RATES of government securities are expected to rise this week ahead of the central bank’s planned rate hike and the recent inflation data that prompted investors to seek higher returns.

The Bureau of the Treasury (BTr) will offer P15 billion in Treasury bills (T-bills) on Monday, broken down into P5 billion each in 91-, 182- and 364-day debt papers.

On Tuesday, the BTr will auction off reissued seven-year Treasury bonds (T-bonds) with a remaining life of six years and 11 months.

A trader in a Viber message said that the recent inflation data and the upcoming central bank meeting, which is expected to produce a rate hike, were returning themes this week.

“Those two are usually bearish themes for bonds thus prices become relatively cheaper as yields rise,” the trader said, adding that investors remained cautious amid expectations of a looming rate hike by the central bank.

The first trader expects the rates of T-bills to go up 5-10 basis points (bps), while the reissued seven-year bonds up for offer to range between 6.540% and 6.550%.

Rizal Commercial Banking Corp. Chief Economist Michael L. Ricafort sees rates of T-bills moving sideways with a slight upward bias, comparable with yields at the secondary market, which rose after recent inflation data.

He said that the latest increase in yields at the secondary market was “also due to higher transport costs and jeepney minimum fare that could add to inflation.”

The implementation of a daily minimum wage hike in 14 regions and a P1 increase to a minimum of P10 in fares for public utility jeepneys in Metro Manila, Central Luzon, Calabarzon and Mimaropa this month will likely add to inflationary pressures.

Bangko Sentral ng Pilipinas (BSP) Governor Benjamin E. Diokno last month said that the central bank would likely raise the key interest rate by another 25 bps at the next Monetary Board meeting on June 23, following the hike during the May 19 meeting to curb growing inflationary pressures.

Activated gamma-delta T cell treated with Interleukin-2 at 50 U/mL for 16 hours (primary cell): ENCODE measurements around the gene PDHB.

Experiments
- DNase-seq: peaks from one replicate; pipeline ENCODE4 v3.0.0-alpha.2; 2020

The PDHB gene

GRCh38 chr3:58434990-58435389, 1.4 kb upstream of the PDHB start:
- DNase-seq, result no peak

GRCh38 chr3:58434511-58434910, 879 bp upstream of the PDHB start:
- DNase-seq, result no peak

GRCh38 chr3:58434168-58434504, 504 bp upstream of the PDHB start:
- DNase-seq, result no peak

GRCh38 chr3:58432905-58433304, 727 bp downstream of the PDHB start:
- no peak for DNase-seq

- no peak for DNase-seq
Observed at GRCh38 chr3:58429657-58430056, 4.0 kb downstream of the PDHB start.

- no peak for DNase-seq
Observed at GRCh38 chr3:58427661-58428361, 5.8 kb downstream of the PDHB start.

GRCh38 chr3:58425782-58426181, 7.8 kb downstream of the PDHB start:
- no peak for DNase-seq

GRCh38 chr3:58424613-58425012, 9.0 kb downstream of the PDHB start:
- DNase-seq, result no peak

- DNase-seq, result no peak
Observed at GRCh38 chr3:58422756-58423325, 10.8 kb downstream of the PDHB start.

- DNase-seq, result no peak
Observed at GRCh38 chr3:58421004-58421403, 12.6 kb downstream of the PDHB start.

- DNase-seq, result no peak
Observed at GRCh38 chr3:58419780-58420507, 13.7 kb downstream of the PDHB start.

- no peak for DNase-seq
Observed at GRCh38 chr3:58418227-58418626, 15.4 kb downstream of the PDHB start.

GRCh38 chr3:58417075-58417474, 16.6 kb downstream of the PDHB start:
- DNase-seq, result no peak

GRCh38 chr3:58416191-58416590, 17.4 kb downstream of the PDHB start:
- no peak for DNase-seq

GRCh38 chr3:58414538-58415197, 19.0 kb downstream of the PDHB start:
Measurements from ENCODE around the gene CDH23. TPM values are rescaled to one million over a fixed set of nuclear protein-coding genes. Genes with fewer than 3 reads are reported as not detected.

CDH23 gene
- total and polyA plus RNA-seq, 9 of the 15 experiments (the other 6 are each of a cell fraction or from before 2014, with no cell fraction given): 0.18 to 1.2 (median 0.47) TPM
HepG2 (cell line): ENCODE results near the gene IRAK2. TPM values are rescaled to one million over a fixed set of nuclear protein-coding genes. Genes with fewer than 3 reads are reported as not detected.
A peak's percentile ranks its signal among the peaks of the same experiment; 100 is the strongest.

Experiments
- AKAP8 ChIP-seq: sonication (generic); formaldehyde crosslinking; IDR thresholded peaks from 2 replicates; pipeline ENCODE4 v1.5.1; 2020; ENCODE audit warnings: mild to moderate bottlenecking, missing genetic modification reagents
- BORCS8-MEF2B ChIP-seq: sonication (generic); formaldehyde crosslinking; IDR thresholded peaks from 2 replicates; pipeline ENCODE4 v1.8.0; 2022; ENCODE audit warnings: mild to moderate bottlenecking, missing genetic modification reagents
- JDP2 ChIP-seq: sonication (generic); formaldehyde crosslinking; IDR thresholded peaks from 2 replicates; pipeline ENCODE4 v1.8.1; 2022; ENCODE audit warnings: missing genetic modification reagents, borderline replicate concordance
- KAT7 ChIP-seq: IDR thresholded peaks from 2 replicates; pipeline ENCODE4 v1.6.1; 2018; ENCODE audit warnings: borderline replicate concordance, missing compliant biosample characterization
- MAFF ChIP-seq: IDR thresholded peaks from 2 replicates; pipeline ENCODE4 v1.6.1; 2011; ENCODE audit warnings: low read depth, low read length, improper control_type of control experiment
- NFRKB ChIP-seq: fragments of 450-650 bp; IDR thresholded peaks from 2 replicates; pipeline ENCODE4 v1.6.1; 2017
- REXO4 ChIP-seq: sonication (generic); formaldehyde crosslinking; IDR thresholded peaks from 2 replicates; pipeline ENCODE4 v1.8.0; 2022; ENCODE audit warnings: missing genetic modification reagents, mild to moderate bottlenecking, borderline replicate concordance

Last week, Monetary Board member and incoming BSP chief Felipe M. Medalla said in a Bloomberg interview that policy makers were “almost” sure to hike rates at the upcoming meeting, while a “90% chance” looms of another increase at their subsequent review on Aug. 18.

Headline inflation for May was recorded at 5.4%, above the BSP’s 2-4% target band, and matching the median inflation forecast by economists in a recent BusinessWorld poll. A bulk of the inflation came from soaring commodity and fuel prices.

May’s headline print was also the fastest since the 6.1% seen in November 2018.

Year to date, inflation has averaged 4.1%, lower than the central bank’s 4.6% forecast but above its 2-4% target for the year.

Meanwhile, a second trader also sees rates moving sideways with a slight upward bias, as the market stays cautious amid the upcoming Federal Open Market Committee (FOMC) meeting on June 14-15, where its members are expected to hike rates by another 50 bps.

At the secondary market on Friday, the 91- 182- and 364-day T-bills were quoted at 1.4863%, 1.8785%, and 2.1071%, respectively, based on the PHP Bloomberg Valuation Reference Rates published on the Philippine Dealing System’s website.

Meanwhile, the seven-year bond fetched a yield of 6.4506%.

Last week, the BTr raised just P13.924 billion from its offer of T-bills, despite total bids reaching P42.654 billion, nearly triple the P15 billion on offer.

Broken down, the government fully awarded the 91-day debt papers, raising P5 billion as programmed as the tenor attracted P20.790 billion in bids. The average yield on the three-month tenor was at 1.44%, 21.5 bps lower than the 1.46% seen previously.

The BTr also raised P5 billion as programmed from the 182-day T-bills, with total tenders reaching P15.02 billion. The average rate of the six-month debt papers went up by 2.2 bps to 1.834% from the 1.812% fetched at the previous auction.

Lastly, the Treasury partially awarded its offer of one-year securities, raising just P3.924 billion against its P5-billion program, even as bids reached P6.84 billion. The average rate of the one-year T-bill increased by 36.4 bps to 2.297% from the 1.933% quoted for the tenor’s last successful award on May 2.

Meanwhile, the last time the government offered the reissued seven-year bonds to be auctioned off on Tuesday was on May 17, when it raised just P20.10 billion. The bonds carry a coupon rate of 6.5%, with the BTr capping bids at 6.6%.

The BTr wants to raise P250 billion from the domestic market in June, or P75 billion through T-bills and P175 billion from T-bonds.

The government borrows from local and external sources to help plug a budget deficit capped at 7.7% of gross domestic product this year. — Tobias Jared Tomas